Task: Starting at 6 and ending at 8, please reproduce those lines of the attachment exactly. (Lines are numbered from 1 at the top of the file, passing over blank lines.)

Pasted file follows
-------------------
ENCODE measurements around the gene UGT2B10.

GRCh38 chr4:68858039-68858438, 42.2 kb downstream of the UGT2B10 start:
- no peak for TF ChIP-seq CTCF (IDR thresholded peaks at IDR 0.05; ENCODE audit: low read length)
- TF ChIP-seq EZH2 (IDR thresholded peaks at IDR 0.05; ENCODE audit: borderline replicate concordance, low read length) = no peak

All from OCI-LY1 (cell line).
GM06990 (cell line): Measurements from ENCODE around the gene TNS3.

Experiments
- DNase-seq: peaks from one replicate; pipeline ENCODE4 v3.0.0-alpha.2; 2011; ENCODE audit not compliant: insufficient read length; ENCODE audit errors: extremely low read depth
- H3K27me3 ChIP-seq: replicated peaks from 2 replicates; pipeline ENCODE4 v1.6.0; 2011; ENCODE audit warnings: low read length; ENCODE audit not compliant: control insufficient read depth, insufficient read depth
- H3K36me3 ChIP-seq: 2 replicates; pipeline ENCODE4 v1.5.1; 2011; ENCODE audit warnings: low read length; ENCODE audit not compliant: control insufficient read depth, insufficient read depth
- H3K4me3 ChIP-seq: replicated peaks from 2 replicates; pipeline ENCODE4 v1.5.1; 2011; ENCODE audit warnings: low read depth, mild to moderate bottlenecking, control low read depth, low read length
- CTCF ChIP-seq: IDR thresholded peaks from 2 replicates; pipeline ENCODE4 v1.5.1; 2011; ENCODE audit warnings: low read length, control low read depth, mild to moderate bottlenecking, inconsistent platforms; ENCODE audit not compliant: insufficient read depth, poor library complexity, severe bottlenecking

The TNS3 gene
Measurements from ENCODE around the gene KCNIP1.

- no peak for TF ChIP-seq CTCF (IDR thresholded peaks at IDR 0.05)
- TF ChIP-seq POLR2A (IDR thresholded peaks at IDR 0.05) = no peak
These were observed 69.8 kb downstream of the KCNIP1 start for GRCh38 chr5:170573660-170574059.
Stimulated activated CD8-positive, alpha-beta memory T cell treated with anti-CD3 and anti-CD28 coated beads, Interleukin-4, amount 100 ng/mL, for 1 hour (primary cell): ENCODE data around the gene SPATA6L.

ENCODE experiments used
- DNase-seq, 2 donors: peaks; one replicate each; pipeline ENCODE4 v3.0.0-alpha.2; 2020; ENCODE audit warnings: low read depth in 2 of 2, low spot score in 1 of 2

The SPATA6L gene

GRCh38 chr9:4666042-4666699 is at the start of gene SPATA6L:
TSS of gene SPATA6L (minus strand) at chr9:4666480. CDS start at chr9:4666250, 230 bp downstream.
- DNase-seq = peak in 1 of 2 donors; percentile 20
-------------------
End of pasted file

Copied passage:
GM06990 (cell line): Measurements from ENCODE around the gene TNS3.

Experiments
- DNase-seq: peaks from one replicate; pipeline ENCODE4 v3.0.0-alpha.2; 2011; ENCODE audit not compliant: insufficient read length; ENCODE audit errors: extremely low read depth